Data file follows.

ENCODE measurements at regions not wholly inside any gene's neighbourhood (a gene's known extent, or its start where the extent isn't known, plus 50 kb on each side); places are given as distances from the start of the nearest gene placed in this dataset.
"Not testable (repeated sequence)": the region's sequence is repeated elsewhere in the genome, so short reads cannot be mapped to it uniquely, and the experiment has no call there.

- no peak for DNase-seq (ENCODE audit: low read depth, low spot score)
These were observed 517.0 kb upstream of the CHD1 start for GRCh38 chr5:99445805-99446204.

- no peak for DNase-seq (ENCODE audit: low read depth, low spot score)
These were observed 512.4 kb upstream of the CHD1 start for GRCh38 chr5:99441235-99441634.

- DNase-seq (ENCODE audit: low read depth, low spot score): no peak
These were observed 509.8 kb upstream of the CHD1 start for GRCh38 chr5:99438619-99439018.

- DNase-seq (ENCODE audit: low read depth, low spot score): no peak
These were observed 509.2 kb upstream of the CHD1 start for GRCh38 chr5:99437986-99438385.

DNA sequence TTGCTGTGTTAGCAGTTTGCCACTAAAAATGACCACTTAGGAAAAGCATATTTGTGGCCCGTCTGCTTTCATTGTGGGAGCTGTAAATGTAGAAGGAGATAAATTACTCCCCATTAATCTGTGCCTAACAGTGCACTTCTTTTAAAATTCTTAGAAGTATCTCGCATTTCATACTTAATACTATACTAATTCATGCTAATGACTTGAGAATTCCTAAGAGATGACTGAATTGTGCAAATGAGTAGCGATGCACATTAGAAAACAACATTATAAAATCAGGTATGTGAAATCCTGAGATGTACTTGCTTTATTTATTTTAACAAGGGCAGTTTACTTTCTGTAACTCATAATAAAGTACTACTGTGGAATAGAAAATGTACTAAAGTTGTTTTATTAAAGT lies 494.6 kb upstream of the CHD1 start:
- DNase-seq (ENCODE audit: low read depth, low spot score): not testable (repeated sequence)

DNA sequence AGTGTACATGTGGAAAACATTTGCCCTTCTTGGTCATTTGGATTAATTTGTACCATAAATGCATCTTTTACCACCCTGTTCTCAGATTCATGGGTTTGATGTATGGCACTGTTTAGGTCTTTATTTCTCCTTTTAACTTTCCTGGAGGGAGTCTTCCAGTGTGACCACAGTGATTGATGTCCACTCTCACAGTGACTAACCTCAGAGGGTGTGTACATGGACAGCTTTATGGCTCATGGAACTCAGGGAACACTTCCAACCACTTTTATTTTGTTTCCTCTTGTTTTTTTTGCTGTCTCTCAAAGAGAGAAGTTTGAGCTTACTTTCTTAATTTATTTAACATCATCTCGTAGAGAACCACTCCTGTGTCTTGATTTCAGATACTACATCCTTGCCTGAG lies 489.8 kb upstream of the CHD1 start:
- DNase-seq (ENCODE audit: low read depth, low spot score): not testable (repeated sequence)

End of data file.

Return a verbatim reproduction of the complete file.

ENCODE measurements at regions not wholly inside any gene's neighbourhood (a gene's known extent, or its start where the extent isn't known, plus 50 kb on each side); places are given as distances from the start of the nearest gene placed in this dataset.
"Not testable (repeated sequence)": the region's sequence is repeated elsewhere in the genome, so short reads cannot be mapped to it uniquely, and the experiment has no call there.

- no peak for DNase-seq (ENCODE audit: low read depth, low spot score)
These were observed 517.0 kb upstream of the CHD1 start for GRCh38 chr5:99445805-99446204.

- no peak for DNase-seq (ENCODE audit: low read depth, low spot score)
These were observed 512.4 kb upstream of the CHD1 start for GRCh38 chr5:99441235-99441634.

- DNase-seq (ENCODE audit: low read depth, low spot score): no peak
These were observed 509.8 kb upstream of the CHD1 start for GRCh38 chr5:99438619-99439018.

- DNase-seq (ENCODE audit: low read depth, low spot score): no peak
These were observed 509.2 kb upstream of the CHD1 start for GRCh38 chr5:99437986-99438385.

DNA sequence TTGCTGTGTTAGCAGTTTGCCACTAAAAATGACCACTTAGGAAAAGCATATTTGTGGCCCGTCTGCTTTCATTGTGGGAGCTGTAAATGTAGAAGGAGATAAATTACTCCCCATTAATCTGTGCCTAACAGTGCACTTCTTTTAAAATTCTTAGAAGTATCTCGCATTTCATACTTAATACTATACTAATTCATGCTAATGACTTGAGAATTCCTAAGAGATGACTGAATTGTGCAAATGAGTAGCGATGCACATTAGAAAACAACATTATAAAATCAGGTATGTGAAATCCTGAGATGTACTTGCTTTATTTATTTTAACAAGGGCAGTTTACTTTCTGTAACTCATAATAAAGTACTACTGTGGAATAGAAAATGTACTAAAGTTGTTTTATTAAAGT lies 494.6 kb upstream of the CHD1 start:
- DNase-seq (ENCODE audit: low read depth, low spot score): not testable (repeated sequence)

DNA sequence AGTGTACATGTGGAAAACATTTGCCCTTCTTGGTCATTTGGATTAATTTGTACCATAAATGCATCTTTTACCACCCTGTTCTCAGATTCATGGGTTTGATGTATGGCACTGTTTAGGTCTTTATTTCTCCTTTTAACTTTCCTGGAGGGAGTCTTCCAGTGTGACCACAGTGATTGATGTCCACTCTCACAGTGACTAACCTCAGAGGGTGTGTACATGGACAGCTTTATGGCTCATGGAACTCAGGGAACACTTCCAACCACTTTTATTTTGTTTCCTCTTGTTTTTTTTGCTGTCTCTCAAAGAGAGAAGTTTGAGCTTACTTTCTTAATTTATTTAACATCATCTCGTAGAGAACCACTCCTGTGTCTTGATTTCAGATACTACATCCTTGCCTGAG lies 489.8 kb upstream of the CHD1 start:
- DNase-seq (ENCODE audit: low read depth, low spot score): not testable (repeated sequence)